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Encrypted Images

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Maintainer HulaHoop
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Encrypted Guest Images[edit]


The greatest security benefit comes from applying full disk encryption on the host because that is the only place where it is most effective. Nevertheless, for the interested reader this section makes recommendations to deal with the following threat model:

  • The host is running when an adversary gets access to it, or the host is unencrypted.
  • The VM is powered down (otherwise the adversary would already have access to it).

The following security considerations are based on modified quotes by Iszi from the answer posted on security.stackexchange.com, which was a user contribution to stackexchange, licensed under cc by-sa 3.0 with attribution required.

Full Disk Encryption within the Virtual Machine[edit]

When using FDE within the VM, never save (suspend/pause) the VM machine state, but instead shut it down completely. If this advice is ignored, the saved machine state could be stored outside of the encrypted image. This includes a RAM dump, which contains the encryption key required to decrypt the image. Upon resuming the VM, that stored file is not necessarily securely deleted, since it is virtualizer-specific.

While the VM is running, users should not use the host system's sleep, suspend, or hibernate functions. Similar to the first scenario, these actions leave a RAM dump on disk, but this time it belongs to the host. This also contains sensitive data, such as encryption keys.

Virtual Machine Files in an Encrypted Container[edit]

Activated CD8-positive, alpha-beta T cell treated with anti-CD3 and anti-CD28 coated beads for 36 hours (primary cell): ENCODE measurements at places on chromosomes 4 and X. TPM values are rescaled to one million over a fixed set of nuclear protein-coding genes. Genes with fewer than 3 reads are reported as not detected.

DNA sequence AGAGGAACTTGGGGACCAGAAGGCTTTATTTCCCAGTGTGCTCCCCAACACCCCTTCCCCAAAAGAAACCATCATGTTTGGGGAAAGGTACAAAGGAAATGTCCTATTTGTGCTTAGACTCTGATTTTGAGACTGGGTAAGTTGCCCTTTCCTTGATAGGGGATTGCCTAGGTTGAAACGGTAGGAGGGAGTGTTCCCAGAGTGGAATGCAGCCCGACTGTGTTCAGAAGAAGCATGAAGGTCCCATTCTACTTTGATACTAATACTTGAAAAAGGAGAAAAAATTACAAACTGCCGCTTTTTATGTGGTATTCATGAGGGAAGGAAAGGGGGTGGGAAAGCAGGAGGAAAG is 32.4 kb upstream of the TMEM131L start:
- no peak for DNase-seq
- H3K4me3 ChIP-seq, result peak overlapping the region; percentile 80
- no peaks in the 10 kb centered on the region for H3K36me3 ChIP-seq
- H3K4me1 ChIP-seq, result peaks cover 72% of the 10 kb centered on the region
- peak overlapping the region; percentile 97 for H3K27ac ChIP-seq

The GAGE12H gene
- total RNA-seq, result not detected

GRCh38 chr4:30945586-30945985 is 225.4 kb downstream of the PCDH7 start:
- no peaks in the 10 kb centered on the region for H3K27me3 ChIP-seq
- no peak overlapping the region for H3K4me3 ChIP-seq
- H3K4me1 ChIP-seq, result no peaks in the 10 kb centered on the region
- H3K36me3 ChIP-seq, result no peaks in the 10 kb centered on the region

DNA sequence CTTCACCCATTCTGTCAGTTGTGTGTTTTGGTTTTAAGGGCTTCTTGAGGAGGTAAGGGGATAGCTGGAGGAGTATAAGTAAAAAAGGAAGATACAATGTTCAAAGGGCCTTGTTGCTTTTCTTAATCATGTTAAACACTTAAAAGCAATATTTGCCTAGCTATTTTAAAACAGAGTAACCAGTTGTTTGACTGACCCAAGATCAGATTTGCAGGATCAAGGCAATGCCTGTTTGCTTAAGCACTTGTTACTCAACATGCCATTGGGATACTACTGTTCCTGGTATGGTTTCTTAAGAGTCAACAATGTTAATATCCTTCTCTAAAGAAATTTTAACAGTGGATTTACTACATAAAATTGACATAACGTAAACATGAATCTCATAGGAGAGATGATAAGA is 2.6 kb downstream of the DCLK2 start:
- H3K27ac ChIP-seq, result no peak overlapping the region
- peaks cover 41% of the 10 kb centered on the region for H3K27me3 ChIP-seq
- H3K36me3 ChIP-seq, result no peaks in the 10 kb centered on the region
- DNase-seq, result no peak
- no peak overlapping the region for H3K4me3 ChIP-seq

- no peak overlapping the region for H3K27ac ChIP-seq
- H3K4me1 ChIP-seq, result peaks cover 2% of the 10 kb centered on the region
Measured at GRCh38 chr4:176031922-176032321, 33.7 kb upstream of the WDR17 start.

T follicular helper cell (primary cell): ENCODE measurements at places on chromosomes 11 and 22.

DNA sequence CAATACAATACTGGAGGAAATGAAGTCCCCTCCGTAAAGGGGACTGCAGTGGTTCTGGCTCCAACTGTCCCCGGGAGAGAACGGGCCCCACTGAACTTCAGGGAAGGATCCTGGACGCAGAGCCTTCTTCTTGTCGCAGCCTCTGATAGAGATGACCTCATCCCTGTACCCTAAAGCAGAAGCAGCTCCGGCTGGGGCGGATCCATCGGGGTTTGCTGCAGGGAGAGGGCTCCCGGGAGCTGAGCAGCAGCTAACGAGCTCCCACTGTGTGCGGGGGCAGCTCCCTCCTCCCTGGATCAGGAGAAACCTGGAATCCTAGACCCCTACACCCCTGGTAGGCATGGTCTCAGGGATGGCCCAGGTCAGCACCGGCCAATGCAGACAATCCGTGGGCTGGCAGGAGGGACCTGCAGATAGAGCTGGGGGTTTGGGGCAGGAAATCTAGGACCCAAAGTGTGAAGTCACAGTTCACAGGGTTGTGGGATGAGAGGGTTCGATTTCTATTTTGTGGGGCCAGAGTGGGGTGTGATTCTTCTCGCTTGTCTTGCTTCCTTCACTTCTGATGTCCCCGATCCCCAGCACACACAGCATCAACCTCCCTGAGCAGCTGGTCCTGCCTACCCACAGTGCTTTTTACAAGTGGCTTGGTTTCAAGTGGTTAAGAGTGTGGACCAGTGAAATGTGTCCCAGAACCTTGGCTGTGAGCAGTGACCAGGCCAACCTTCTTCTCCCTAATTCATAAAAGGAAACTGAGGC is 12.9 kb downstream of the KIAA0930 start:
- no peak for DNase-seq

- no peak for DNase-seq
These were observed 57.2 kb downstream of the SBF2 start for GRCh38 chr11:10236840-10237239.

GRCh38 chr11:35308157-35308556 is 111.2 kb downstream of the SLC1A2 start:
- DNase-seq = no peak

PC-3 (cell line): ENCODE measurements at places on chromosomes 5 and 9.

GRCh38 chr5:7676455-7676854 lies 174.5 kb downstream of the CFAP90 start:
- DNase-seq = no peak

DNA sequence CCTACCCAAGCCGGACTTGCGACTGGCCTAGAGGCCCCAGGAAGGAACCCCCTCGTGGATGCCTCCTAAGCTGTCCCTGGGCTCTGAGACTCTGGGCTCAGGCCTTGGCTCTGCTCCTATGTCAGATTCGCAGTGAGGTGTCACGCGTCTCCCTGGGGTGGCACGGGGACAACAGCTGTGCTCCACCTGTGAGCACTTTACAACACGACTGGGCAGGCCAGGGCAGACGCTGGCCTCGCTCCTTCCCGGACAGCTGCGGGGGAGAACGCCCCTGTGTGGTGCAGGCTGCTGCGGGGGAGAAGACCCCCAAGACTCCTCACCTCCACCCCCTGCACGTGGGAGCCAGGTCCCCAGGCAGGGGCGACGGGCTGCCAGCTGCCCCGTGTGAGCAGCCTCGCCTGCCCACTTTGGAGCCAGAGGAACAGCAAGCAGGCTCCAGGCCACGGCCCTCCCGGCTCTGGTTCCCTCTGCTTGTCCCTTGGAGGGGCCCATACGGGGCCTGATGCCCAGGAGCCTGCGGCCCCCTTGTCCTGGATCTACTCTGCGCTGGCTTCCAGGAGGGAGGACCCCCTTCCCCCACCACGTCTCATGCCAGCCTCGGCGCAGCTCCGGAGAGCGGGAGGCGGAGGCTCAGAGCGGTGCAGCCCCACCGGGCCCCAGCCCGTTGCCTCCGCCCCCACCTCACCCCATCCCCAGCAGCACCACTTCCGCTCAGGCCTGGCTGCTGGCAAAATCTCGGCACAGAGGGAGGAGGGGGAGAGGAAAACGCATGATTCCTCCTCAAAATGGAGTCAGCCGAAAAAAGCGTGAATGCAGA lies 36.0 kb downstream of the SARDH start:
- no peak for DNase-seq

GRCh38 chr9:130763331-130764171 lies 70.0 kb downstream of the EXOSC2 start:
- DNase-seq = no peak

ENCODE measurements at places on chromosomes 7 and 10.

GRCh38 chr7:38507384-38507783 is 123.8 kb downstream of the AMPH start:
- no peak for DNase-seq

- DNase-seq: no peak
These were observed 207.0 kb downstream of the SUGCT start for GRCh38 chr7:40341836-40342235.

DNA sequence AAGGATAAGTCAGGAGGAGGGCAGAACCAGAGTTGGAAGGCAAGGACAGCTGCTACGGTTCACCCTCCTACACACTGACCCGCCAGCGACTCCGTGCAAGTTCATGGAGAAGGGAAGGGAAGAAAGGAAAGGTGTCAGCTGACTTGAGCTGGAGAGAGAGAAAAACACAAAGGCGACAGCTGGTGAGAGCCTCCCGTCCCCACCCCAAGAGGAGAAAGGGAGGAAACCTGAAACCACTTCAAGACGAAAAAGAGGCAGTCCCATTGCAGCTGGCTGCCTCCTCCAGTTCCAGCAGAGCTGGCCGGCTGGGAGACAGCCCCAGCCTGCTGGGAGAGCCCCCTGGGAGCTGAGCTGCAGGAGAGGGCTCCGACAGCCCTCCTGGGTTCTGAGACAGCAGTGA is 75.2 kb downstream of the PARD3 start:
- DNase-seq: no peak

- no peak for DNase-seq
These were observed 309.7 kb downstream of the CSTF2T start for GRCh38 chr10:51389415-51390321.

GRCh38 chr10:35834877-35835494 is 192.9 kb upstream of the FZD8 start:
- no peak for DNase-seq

VM files can also be stored in an encrypted container, such as a LUKS container. Newer and native support for LUKS encryption of disk images is available as of libvirt 2.10 [1] The same precautions should be taken as outlined in the previous section, as the risks equally apply.

FDE within the VM, LUKS encrypted containers for VM images, and FDE on the host can all be used independently, or in conjunction. However, increasing the layers of encryption may begin to significantly degrade performance. End modified quote by Iszi.

Other Security Considerations[edit]

Encryption is an area with many pitfalls; consider the following additional risks.

Table: Additional Encryption Risks

Category Description
Memory Dumps These are caused by Blue Screen of Death (BSOD) or kernel crashes and can leave unintended traces on the host; see Core Dumps.
Powered-down VMs After a VM has shutdown, the RAM that previously contained the VM's encryption key might not have been wiped yet. Memory pages belonging to a terminated process do not have their contents wiped (zeroed) until they are about to be used by another process. [2] [3] [4] [5]
Swap An encrypted swap provides no protection so long as the host is powered up, because the key is still in RAM. Disabling swap requires a special, secure wiping of the existing swap -- it is far safer to have never used swap before.
Virtualizer-specific Issues
  • KVM: It is not expected that KVM guests could access data from other process' memory pages via memory ballooning, since KVM guests are Linux processes and subject to Linux memory allocation rules. [6]
  • VirtualBox: In the case of VirtualBox, the file could end up in the folder ~/.virtualbox. A definitive answer requires further research.